Merv Shea

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Merv Shea
Born: (1900-09-05)September 5, 1900
San Francisco, California
Died: January 27, 1953(1953-01-27) (aged 52)
Sacramento, California
Batted: Right Threw: Right
MLB debut
April 23, 1927, for the Detroit Tigers
Last MLB appearance
August 19, 1944, for the Philadelphia Phillies
MLB statistics
Batting average .220
Home runs 5
Runs batted in 115

Mervyn John "Merv" Shea (September 5, 1900 – January 27, 1953) was an American professional baseball catcher and coach. He played in Major League Baseball (MLB) for the Detroit Tigers, Boston Red Sox, St. Louis Browns, Chicago White Sox, Brooklyn Dodgers, and Philadelphia Phillies between 1927 and 1944.[1]

Playing career[edit]

In his 11 big-league seasons, Shea played in 439 games and had 1,197 at bats, 105 runs scored, 263 hits, 39 doubles, seven triples, five home runs, 115 runs batted in, eight stolen bases and 189 walks. He compiled a .220 batting average, .327 on-base percentage, .277 slugging percentage, 331 total bases and 13 sacrifice hits.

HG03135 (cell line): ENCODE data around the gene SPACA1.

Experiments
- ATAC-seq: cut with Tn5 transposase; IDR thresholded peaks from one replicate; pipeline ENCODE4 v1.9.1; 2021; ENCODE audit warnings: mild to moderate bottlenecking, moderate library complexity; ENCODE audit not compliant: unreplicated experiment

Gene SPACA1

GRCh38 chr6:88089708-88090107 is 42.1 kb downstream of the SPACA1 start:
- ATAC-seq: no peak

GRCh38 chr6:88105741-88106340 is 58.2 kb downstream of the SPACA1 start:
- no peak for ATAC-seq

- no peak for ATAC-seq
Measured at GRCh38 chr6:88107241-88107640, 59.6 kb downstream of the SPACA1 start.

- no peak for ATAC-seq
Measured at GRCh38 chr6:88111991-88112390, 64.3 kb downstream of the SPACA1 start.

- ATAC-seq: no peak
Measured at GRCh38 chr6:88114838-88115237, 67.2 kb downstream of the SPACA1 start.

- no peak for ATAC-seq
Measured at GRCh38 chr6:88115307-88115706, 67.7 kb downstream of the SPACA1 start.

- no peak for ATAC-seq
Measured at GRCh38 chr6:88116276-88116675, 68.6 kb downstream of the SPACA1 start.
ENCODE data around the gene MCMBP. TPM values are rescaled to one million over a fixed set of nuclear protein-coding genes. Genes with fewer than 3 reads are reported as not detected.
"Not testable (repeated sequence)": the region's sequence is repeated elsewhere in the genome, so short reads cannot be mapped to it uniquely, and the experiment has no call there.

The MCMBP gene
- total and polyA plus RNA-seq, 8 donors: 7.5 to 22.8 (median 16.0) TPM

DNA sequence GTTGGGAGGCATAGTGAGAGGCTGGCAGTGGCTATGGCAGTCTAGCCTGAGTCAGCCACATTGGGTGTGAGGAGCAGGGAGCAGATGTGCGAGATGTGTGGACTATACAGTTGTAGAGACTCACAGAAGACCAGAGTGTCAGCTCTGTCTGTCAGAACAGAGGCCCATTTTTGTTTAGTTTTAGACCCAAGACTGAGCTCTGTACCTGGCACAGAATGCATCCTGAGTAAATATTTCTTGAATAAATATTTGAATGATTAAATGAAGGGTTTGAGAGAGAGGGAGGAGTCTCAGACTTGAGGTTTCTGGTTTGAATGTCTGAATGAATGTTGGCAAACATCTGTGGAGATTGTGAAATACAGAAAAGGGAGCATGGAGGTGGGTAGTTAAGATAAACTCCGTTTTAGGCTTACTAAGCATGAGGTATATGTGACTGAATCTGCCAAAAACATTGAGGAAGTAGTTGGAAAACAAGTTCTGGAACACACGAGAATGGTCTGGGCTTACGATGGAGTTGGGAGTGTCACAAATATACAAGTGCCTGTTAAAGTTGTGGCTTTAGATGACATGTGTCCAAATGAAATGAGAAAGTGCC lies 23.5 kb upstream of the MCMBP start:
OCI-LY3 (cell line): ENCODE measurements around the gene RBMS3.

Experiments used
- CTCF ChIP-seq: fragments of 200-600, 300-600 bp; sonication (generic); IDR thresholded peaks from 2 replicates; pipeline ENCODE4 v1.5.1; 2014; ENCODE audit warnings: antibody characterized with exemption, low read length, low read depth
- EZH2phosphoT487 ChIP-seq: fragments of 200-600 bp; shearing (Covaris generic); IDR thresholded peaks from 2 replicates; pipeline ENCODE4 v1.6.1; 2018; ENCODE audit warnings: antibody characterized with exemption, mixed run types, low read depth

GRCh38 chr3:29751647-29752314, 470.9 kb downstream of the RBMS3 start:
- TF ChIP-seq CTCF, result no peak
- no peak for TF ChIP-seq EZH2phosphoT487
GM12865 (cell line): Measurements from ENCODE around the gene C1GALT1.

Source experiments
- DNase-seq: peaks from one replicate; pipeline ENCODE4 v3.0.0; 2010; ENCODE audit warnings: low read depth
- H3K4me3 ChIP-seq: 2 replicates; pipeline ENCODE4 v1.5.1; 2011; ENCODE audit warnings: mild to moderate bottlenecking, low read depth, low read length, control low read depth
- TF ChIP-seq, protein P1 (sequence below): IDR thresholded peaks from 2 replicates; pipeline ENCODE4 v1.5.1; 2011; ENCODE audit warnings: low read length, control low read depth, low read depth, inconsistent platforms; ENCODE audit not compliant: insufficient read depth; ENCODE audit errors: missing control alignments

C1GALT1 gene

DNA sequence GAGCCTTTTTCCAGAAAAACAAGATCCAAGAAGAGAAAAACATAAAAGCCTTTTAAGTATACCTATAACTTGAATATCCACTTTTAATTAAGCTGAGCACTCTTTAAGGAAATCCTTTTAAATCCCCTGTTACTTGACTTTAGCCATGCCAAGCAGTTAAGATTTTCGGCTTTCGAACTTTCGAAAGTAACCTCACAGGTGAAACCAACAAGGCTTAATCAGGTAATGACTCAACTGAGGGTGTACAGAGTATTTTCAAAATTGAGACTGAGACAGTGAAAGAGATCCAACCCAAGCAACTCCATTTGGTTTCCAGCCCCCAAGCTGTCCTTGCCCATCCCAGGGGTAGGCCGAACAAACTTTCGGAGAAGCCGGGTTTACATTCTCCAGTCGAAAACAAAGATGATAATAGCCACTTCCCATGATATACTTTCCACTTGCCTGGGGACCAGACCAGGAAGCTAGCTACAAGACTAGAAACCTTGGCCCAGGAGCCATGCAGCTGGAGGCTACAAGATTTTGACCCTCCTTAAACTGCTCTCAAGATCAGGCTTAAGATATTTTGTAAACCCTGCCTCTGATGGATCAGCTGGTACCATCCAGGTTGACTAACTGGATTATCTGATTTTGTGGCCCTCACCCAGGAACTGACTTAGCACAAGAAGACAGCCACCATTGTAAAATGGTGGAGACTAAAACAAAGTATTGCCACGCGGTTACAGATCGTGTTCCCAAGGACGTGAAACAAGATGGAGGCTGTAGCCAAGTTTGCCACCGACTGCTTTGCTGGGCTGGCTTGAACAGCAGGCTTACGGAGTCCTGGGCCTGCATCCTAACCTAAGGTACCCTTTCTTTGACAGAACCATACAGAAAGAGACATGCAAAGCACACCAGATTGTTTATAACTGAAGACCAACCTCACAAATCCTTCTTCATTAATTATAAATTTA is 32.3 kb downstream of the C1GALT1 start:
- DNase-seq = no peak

In 1933, Shea tied the American League record for fielding percentage by a catcher (.933). That season, which he split between the Red Sox and Browns, he reached career bests in games played (110) and hits (81). From 1934 to 1938 he was a second-string catcher, playing behind regulars such as Luke Sewell and Babe Phelps.

Later life[edit]

After his playing days, Shea coached for the Tigers (1939–42, serving on their 1940 American League championship edition), Philadelphia Phillies (1944–45, including his seven-game stint as a player at age 43 in 1944) and Chicago Cubs (1948–49). He managed the Portland Beavers of the Pacific Coast League (1943), and also spent several years scouting for the Cubs' organization. Shea played himself in the Jimmy Stewart movie The Stratton Story (1949).

He joined the coaching staff of the Sacramento Solons of the PCL in 1951, but was forced to retire due to illness in his second season there.[2] He died at the age of 52 in Sacramento.[2]


  1. ^ "Merv Shea Statistics and History". " Retrieved May 16, 2017.
  2. ^ a b "Former Ball Player Dies". The New York Times. January 29, 1953. Retrieved August 20, 2012. 

External links[edit]